Jack Forster - 25 March 2011
Now as this is the Soil Association Blog, I though a blog about soil management might be quite good! Now before you skip to another blog at the prospect of reading about soil, there’s more to it than meets the eye.
Soil is a living, breathing thing that needs to be treated as such. If it isn’t looked after, particularly in an organic system, then yield will be low. I can’t really speak for arable soils, as the only crop we grow is grass, but grass is the key ingredient to our low input system. Our cattle and sheep graze the grass in the spring, summer and as much of autumn as the weather allows, and then eat haylage and silage bales made on the farm through out the winter when they are inside. We are blessed with more land than we need for the amount of stock we have, meaning that not only is the grass used as cattle feed for us, but it is another source of income as we sell any surplus bales.
If we didn’t look after the soil we would have a lot less grass and not benefit from this potentially profitable crop. Soil has three main components: minerals from rocks, organic matter from plant and animal residue and living organisms (not just earth worms, but all sorts of bacteria too). Another major component however is air, which due to the heavy machinery used on farms these days is being forced out of the soil! We don’t have too much heavy machinery, but we do have cattle and sheep which all compact the soil with their hooves. We have noticed declining yields in the last few years, so we have decided to order an ‘aerator’. An aerator fits to the 3 point linkage of the tractor and has 8 inch blades which penetrate the ground creating slits. This should help to improve drainage as well as reduce compaction. This should improve bacterial activity, and, if the water drains away earlier in the season, should encourage the grass to grow sooner as the soil temperature will be higher. It should be coming in a couple of weeks so I will let you know how we get on with it.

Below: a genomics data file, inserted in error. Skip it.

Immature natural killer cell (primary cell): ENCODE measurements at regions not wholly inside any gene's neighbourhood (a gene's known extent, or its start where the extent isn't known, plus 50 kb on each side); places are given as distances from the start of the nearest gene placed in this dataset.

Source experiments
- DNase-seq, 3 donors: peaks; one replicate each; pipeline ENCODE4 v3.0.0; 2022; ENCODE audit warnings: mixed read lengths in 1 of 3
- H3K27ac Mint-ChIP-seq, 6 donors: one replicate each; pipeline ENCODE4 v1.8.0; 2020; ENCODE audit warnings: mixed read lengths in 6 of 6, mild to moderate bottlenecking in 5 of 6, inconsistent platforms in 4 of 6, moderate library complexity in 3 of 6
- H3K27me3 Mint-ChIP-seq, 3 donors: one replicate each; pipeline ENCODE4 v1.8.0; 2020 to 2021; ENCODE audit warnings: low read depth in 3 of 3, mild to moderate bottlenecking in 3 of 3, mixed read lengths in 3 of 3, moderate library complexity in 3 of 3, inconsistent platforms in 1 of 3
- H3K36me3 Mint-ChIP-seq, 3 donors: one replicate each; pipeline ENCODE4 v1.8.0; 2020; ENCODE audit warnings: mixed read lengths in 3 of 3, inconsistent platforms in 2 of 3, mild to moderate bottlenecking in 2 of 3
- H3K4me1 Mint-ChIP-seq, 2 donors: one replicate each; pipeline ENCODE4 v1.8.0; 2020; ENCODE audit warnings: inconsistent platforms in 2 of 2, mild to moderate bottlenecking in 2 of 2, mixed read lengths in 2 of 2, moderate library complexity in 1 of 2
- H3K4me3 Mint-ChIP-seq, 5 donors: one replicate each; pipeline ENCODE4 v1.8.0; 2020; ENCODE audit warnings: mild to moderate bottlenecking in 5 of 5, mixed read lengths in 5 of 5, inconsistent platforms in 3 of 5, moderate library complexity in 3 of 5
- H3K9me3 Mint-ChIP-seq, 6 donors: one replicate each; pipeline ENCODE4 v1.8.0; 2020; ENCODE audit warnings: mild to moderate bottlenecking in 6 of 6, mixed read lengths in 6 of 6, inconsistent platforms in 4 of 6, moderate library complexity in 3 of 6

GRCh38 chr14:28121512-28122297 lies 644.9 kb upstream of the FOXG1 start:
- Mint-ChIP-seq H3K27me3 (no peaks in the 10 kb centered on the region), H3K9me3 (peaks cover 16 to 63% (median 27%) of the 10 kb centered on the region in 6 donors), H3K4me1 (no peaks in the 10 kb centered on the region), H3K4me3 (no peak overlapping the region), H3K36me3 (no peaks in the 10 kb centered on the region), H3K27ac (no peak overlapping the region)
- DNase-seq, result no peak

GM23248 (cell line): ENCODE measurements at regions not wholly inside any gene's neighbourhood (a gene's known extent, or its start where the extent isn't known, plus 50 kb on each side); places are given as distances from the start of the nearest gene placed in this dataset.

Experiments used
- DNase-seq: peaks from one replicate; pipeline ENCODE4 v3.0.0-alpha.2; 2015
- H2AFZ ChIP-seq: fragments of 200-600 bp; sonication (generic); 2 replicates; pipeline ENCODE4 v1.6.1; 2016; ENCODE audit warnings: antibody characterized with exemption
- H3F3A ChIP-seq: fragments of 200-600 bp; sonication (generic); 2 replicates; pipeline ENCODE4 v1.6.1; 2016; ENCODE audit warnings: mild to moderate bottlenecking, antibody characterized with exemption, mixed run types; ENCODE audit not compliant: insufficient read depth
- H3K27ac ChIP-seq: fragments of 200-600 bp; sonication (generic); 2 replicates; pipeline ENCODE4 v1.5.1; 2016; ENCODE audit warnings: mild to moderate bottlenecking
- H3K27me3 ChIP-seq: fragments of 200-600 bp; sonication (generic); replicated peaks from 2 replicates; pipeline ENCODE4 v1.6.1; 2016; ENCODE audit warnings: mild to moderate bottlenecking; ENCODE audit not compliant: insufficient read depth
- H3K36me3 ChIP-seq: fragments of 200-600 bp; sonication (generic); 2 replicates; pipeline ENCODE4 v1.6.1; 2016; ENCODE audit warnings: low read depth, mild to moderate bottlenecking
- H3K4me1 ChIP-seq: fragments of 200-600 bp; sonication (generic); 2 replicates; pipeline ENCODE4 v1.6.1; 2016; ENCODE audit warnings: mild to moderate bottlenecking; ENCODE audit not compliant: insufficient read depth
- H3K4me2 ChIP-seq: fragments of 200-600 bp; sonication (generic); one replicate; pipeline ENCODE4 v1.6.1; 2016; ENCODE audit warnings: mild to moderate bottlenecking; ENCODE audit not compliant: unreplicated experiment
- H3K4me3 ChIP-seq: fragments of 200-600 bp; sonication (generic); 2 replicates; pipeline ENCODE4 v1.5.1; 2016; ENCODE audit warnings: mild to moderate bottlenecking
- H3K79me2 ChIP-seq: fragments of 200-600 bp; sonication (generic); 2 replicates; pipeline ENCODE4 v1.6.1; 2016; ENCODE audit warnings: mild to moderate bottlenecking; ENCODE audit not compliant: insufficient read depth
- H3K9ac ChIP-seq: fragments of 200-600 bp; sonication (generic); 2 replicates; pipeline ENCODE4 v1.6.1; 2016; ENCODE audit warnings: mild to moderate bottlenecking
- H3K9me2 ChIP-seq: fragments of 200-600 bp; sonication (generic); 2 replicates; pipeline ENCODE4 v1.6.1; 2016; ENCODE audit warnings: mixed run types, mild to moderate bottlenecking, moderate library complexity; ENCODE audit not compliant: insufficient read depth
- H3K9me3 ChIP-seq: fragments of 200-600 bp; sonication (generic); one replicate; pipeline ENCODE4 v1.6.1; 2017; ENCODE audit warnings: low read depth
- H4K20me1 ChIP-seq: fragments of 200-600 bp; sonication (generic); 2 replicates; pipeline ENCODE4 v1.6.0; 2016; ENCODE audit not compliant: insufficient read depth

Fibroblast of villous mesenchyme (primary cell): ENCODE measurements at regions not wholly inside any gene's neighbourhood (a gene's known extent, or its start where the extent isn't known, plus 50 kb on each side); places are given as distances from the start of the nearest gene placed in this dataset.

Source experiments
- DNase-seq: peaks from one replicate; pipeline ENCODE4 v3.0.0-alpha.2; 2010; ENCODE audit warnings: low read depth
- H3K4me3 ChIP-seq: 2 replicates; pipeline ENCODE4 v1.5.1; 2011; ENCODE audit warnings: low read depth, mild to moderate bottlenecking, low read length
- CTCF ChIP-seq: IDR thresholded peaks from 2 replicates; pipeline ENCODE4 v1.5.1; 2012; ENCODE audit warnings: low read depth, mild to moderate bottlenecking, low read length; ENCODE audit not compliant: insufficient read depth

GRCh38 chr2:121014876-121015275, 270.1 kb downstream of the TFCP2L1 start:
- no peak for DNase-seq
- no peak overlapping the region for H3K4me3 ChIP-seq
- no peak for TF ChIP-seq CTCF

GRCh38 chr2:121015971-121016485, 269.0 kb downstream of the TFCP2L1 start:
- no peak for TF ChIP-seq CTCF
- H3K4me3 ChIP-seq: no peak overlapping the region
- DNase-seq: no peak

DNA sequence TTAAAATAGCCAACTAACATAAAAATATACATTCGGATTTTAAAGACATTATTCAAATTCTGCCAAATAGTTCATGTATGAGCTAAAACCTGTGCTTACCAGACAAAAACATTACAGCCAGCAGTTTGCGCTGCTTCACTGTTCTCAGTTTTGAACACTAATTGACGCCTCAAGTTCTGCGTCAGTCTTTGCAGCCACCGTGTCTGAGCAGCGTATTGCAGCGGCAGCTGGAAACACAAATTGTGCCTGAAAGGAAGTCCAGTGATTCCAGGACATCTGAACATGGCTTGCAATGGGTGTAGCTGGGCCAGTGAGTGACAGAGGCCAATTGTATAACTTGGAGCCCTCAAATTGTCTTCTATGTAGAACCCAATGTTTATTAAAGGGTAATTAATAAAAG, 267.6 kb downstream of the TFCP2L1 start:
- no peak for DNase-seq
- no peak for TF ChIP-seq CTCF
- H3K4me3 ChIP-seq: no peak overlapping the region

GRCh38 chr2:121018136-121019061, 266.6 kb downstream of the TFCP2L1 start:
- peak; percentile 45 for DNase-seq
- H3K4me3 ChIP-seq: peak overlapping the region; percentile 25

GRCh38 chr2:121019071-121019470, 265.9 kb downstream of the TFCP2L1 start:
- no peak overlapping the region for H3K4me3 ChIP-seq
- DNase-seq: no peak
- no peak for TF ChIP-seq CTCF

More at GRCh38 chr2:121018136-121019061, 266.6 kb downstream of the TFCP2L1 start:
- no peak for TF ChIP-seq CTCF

Jack is a professional rugby player with Sale Sharks, but also has an active role in his family's farm in St Helens. The family are fourth generation farmers and and own two Soil Association licensed organic farms. All the cattle and sheep that are reared on the farm are butchered through the on farm butchery, and sold to local people through the farm shop, local deliveries and local farmers' markets. Jack is a keen supporter of British farming and wants to encourage more people to 'buy local and think organic'. He studied agriculture at Hartpury College and aims to go back into farming when he retires from rugby.
31 March 2011 19:17
Hi Nicki, sounds exciting! it lokks like Tim Perret might be the man to ask!
29 March 2011 18:26
Can I have some advice please. We have just demolished an old workshop (probably 100 years old or so) and want to use the ground to grow, amongst other things, food. Would it be a good idea to have the soil tested for contaminants etc. If so, then who do I go to?
29 March 2011 16:39
I'm sure the same principles apply in the garden too. The good thing about the raised bed is that you know exactly what you have in your soil, and that it should be nice and light rather than compacted. A good tip for you raised bed in the long run is to try and get hold of a large bag full of horse manure and leave it in the bag until you come to sort your beds out NEXT year. Mix that in when you turn the beds over an it will enrich it not only with humus, but lots of bacteria and hopefully worms that will get the soil going nicely.
29 March 2011 13:39
Its good to read about soil, given I garden on good old east anglian clay! This year for the first time I am going with the no dig policy and raised beds, hard work setting up but I hope it will pay off in the long run. You farm rather than garden but we both work with the soil so its good to hear your tips for keeping it healthy. Looking forward to hearing how the aeriator works!
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